There are numerous benefits of spearmint oil. Throughout the years, it has been a popular remedy for many ailments, especially those of the digestive tract like nausea and flatulence.
Here are some of the best ways to take advantage of the oil's properties at home.
Many people have complaints about their skin and hair. One of the biggest ones is oiliness. The good thing about spearmint is that it can help control oil, but is gentle enough to use for combination skin that has both normal and dry patches.
You can use the oil in homemade astringents made with apple cider vinegar, witch hazel and hydrolats. It is an excellent addition to facial oils as well and provides a cooling effect on the skin.
For hair, use it in shampoo or conditioners to help control oil and provide more shine. You can also add it to conditioning oil treatments or to scent your own dry shampoos to use between washings.
Eases Digestive Upset
The digestive system is one of the areas where mints really shine. They have been used to ease the various upsets that occur for many years, and you will find them listed in many old herbal books for treating these afflictions.
For instance, instead of giving children peppermint tea, which is quite strong, you can give them sweeter spearmint tea, which they often find more palatable.
To use the oil for symptoms like nausea, flatulence, or indigestion, try the following blend:
- 1 tablespoon Coconut (Cocos nucifera) oil
- 4 drops Ginger (Zingiber officinale)
- 4 drops Spearmint (Mentha spicata)
- 2 drops Black Pepper (Piper nigrum)
Rub these gently over the tummy in a clockwise motion.
One of the great things about spearmint is that it can also be used during pregnancy, whereas peppermint oil is not recommended. This is especially helpful for bouts of morning sickness. Diffuse the oil to help combat the nausea that often occurs.
Other aromatherapy oils you can diffuse for upset stomach, even during pregnancy, are:
- Bergamot (Citrus bergamia)
- Cardamom (Elettaria cardamomum)
- Coriander seed (Coriandrum sativum)
- Ginger (Zingiber officinale)
- Grapefruit (Citrus paradisi)
- Lavender (Lavandula angustifolia)
- Lemon (Citrus limon)
- Petitgrain (Citrus aurantium)
- Sweet orange (Citrus sinensis)
Repels Insects and Rodents
Many essential oils can help us keep rodents and insects at bay. Spearmint is especially good at keeping flies and mosquitoes away.
There are many causes of pelvic pain in women, such as polycystic ovary syndrome (PCOS) or pelvic venous congestion syndrome (PVCS). Spearmint oil can be helpful for PCOS or any other types of pelvic pain, even if unexplained.
The following blend should be rubbed over the abdomen, lower back, and thigh area twice per day until symptoms subside.
- 5 drops German Chamomile (Matricaria recutita)
- 5 drops Frankincense (Boswellia carterii)
- 3 drops Ginger (Zingiber officinale)
- 3 drops Spearmint (Mentha spicata)
- 2 drops Black pepper (Piper nigrum)
- 2 drop Sweet Marjoram (Origanum majorana)
Blend all ingredients together in a small dark bottle. To use, add five drops to a teaspoon of oil.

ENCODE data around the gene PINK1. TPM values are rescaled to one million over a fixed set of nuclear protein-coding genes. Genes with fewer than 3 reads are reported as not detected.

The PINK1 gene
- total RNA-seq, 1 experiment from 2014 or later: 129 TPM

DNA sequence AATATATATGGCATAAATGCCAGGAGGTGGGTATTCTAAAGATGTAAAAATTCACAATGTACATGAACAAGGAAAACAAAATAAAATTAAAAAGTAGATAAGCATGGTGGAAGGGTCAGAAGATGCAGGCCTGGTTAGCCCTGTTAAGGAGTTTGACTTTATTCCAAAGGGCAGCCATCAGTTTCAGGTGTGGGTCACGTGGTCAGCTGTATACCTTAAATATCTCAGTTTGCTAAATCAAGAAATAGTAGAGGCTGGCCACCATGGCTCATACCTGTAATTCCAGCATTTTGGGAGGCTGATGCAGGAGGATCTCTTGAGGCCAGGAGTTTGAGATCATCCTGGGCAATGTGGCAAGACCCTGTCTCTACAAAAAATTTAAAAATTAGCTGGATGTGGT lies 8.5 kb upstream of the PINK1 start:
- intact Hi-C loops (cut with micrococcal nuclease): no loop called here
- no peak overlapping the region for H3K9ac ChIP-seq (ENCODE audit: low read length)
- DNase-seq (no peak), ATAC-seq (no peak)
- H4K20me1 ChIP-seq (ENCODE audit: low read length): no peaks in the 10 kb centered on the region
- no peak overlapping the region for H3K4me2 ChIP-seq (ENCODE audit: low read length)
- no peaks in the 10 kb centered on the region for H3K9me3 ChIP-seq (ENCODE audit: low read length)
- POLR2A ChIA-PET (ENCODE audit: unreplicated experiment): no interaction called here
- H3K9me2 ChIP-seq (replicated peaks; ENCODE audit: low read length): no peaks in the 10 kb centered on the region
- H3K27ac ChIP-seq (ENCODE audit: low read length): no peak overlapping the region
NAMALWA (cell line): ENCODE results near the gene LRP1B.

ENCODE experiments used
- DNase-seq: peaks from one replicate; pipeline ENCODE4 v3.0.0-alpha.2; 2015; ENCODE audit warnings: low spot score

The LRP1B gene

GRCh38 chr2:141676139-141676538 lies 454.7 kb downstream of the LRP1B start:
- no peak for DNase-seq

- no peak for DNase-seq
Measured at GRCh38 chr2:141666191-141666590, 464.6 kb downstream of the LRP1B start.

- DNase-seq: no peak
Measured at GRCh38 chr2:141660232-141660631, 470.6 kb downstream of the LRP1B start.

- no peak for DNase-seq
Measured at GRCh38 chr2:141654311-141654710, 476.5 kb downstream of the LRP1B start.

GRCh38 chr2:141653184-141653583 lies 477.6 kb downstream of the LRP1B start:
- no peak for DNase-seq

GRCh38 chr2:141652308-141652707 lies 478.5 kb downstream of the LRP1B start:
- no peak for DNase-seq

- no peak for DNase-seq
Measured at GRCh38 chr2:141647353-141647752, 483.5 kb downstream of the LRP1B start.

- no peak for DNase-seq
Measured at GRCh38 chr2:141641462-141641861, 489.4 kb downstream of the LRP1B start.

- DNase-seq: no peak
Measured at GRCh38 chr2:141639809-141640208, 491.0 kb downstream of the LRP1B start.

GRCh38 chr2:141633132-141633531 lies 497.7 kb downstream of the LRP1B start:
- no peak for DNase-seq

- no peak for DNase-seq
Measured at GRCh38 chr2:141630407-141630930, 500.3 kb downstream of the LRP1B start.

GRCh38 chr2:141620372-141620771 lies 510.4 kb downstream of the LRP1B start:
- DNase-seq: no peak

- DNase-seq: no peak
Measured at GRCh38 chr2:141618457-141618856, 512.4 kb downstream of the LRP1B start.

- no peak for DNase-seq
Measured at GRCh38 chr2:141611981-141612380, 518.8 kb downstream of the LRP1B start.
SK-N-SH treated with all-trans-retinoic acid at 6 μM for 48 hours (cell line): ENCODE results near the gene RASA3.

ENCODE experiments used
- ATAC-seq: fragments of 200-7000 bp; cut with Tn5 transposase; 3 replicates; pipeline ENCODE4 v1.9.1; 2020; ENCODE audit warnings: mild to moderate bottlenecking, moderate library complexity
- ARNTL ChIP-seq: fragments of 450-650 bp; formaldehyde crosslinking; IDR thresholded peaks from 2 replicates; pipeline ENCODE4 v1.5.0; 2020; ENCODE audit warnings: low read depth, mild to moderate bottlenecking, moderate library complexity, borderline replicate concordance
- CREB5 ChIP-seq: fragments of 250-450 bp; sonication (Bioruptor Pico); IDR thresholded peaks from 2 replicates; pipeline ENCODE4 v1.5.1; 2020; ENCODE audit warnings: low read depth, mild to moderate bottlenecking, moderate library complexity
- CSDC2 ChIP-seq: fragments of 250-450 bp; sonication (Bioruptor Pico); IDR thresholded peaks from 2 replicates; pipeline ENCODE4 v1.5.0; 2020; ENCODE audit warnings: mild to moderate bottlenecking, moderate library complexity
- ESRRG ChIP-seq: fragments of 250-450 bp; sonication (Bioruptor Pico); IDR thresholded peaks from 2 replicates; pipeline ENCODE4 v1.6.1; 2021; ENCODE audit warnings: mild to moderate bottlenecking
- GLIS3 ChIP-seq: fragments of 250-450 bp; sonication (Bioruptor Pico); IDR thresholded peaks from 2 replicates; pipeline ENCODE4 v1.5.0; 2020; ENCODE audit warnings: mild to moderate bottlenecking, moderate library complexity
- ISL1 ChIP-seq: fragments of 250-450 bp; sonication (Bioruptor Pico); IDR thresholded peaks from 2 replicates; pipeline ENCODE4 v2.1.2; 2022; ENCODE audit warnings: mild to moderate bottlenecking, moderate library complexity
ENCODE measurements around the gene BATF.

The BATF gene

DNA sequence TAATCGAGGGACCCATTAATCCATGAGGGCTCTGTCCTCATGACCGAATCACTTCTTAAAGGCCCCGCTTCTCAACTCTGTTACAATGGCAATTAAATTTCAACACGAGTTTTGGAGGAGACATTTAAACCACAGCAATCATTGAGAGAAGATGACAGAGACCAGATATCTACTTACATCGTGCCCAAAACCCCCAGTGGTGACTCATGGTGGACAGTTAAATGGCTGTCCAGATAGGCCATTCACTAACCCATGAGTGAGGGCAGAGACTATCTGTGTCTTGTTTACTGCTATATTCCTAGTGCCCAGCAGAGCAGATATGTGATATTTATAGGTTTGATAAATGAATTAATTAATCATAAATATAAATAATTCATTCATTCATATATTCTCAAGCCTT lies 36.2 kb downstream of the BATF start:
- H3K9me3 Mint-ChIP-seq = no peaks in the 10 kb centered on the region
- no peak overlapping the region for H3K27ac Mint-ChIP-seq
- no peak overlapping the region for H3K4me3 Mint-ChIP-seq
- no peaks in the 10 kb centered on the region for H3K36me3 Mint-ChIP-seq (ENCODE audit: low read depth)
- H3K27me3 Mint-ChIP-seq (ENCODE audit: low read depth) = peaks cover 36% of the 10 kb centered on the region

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Spearmint Essential Oil Research, Facts, and Studies
Analgesic for Osteoarthritis Patients
Osteoarthritis is one of the main causes of musculoskeletal pain in people over the age of 45. In a study in 2017, researchers set out to determine the efficacy of the volatile oil of Mentha spicata in easing this pain.
They accomplished this by going over the research on this particular, lesser-known effect of this oil on Science Direct, PubMed, Wiley, and more.
The oil was found to be beneficial in many studies on animals as well as on osteoarthritis patients. However, more formal clinical research needs to be completed. 
Chemotherapy-induced Nausea and Vomiting (CINV)
Nausea is an unfortunate side effect of many medical afflictions and procedures, including operations and chemotherapy treatments.
In a random, double-blind clinical trial in 2013, researchers separated people into four groups. They were then given either peppermint, spearmint, a placebo, or continued with their regular regimen.
They found that the groups receiving the oils enjoyed a significant reduction in instances of nausea and vomiting. Not only that, the cost of the oil treatment was lower, and there were no adverse effects. 
Spearmint is good for many things, and it is easy to learn how to use both the fragrant herb and its oil.
Use the gentler spearmint oil to replace peppermint in recipes for children, the sick, or the elderly when it would be too strong in its original form. It is also a great replacement for the stronger peppermint for pregnancy issues.
Utilize organic spearmint essential oil to soothe upset tummies, add flavor to recipes, repel insects, and much more. While organic is best, be sure to at least source out a reputable supplier that can show what the chemistry of their oil is upon request.
DISCLAIMER: Momprepares.com is intended to be used for educational and informational purposes only. For safe use, please contact your medical practictioner or health care provider. Momprepares.com, its parent company, and subsidiaries does not assume liability for any actions taken after visiting these pages and does not assume liability if one misuses essential oils. These statements have not been evaluated by the Food and Drug Administration. This article is not intended to diagnose, treat, cure, or prevent disease.